Released: Filed Under: NSDA Lincoln-Douglas
About "Free Speech"
This case, in essence, consists of you asking the judge why citizens should be compelled by their government to speak. After all, compelling speech is the same as controlling speech, and requiring the names of confidential sources to be released is the same as compelling speech. All done.
But wait, there’s more. You will need to acknowledge that there are exceptions to the First Amendment, but they are used sparingly and only to protect life or other rights. Causing a riot or inciting violence aren’t protected forms of speech, because they threaten the rights of others. Libel (spreading false information to destroy someone’s reputation) is illegal, because knowingly lying to harm another person is unacceptable.
Along the same vein, keeping sources confidential may preserve quality of live for thousands of people. It would be hard to speak to a reporter about corruption at your job if you knew your boss could identify you. It would be hard to share your experience as an ex-gang member if you knew your name would pop up on the gang’s radar. Keeping a source confidential is more often a protection for the source than for the journalist.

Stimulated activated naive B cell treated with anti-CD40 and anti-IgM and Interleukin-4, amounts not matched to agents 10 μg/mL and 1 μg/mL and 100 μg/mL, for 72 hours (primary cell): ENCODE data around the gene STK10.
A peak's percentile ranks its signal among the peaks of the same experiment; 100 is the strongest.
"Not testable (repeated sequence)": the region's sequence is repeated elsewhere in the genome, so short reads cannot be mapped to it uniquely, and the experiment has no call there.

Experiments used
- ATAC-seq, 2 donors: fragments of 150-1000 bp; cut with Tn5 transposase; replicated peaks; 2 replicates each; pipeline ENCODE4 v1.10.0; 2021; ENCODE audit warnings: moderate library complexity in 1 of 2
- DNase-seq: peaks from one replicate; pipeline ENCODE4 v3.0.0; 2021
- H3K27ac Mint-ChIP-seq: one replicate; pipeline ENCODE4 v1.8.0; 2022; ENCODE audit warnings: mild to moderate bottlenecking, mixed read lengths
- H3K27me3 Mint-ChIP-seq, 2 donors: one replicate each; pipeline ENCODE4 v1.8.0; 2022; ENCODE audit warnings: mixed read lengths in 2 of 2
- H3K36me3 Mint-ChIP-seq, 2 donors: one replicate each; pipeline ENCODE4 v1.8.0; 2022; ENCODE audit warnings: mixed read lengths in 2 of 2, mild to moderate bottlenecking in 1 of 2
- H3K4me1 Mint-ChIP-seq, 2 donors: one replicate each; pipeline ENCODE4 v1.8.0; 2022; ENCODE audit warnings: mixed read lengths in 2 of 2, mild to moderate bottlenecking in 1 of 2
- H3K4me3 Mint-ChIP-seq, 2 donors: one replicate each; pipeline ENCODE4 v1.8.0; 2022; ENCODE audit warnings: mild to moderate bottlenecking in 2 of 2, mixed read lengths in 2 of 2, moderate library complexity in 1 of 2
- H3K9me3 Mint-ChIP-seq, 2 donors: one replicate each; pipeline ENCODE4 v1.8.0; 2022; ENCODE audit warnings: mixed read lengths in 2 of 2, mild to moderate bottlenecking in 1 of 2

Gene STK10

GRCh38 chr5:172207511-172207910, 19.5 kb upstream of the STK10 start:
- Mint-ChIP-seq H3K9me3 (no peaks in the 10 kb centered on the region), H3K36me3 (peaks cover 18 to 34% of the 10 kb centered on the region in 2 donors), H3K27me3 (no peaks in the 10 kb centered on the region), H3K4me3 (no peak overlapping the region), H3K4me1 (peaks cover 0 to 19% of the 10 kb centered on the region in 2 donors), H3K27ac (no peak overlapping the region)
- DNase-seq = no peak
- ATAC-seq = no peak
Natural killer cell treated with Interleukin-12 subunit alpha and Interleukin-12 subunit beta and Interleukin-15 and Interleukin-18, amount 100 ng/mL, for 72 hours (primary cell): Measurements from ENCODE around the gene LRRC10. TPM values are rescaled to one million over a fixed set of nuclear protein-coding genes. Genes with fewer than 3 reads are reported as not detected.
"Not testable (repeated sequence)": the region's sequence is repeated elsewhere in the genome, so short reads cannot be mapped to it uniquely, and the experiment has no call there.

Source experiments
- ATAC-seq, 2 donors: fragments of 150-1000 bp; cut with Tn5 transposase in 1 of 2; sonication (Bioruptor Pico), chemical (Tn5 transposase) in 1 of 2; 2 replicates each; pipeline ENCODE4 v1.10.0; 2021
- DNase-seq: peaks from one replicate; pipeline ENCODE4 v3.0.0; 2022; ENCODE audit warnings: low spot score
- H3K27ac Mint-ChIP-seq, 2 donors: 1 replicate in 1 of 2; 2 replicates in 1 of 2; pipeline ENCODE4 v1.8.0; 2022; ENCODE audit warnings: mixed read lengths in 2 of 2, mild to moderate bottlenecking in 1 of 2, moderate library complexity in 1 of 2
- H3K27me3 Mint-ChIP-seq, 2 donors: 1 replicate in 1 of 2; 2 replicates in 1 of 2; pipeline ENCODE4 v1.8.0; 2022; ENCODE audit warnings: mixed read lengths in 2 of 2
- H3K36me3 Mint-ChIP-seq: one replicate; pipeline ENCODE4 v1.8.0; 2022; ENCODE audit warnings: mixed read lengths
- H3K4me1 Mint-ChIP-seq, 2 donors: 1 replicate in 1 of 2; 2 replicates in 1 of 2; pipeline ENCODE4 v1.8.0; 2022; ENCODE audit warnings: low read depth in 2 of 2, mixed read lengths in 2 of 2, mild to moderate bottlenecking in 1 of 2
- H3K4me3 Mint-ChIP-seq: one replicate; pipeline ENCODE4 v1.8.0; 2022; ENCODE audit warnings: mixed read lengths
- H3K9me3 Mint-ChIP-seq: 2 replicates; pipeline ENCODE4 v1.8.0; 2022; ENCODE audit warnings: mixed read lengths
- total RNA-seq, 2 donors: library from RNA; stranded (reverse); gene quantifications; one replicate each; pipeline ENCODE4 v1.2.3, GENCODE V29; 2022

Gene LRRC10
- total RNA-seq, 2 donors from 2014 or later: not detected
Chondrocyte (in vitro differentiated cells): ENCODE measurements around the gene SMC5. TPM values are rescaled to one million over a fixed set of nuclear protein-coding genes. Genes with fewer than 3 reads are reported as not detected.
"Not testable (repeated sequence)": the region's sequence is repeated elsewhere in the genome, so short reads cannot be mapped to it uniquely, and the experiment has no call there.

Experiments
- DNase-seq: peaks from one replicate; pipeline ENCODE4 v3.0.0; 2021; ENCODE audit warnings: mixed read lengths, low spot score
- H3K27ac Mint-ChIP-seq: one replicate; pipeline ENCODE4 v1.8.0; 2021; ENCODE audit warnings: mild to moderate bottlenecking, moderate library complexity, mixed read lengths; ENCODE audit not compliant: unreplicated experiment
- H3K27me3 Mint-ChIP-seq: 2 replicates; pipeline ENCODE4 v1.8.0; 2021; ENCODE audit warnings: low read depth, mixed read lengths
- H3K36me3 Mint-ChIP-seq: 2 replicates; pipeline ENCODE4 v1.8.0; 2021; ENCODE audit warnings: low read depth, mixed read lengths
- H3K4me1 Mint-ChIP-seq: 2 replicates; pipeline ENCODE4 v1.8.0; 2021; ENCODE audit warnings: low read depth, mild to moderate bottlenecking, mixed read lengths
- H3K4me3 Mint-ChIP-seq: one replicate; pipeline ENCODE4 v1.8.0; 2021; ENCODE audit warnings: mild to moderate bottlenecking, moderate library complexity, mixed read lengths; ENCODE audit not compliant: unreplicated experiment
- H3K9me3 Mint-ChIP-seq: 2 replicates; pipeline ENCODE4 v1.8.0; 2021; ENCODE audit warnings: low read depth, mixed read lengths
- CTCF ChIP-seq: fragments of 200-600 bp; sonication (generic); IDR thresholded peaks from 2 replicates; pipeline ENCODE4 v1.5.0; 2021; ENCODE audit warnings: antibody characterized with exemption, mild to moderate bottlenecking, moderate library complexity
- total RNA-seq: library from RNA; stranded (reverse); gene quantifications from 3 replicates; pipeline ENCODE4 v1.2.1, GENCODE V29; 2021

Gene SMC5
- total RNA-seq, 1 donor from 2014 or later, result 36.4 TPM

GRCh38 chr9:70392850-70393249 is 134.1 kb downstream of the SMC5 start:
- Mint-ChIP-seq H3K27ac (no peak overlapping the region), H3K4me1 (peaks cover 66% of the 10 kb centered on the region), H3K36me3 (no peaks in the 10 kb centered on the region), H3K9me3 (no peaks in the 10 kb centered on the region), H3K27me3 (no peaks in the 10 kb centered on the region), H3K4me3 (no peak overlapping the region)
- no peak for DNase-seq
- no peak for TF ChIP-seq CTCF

Remember that your opponent has an all-or-nothing stance thrust upon him. He has to argue that under no circumstances should reporters be allowed to use confidential sources. You, on the other hand, only need to argue that reporters should have the freedom to choose whether or not to disclose sources. In most cases, reporters do directly quote their sources. In some cases, reporters choose to keep anonymity for their sources. Since those reporters are on the ground, dealing with the people whose names that may need protecting, the reporters are best able to decide what to publish and what to withhold. Government policy is monolithic and clumsy, and it doesn’t make sense to let Washington dictate strategies to individual reporters.
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Mark’s competitive history includes top awards in policy, Lincoln-Douglas, parli, extemp, and apologetics in NCFCA and Stoa. He is currently an honors student at the University of Texas, dual-majoring in the Plan II Honors Program and the School of Business. Through his connections with forensics and writing for Monument, Mark earned an internship at the Texas Civil Justice League, where his research aims to increase stability and fairness in Texas’ civil justice system. In his spare time, Mark plays for UT’s rugby team.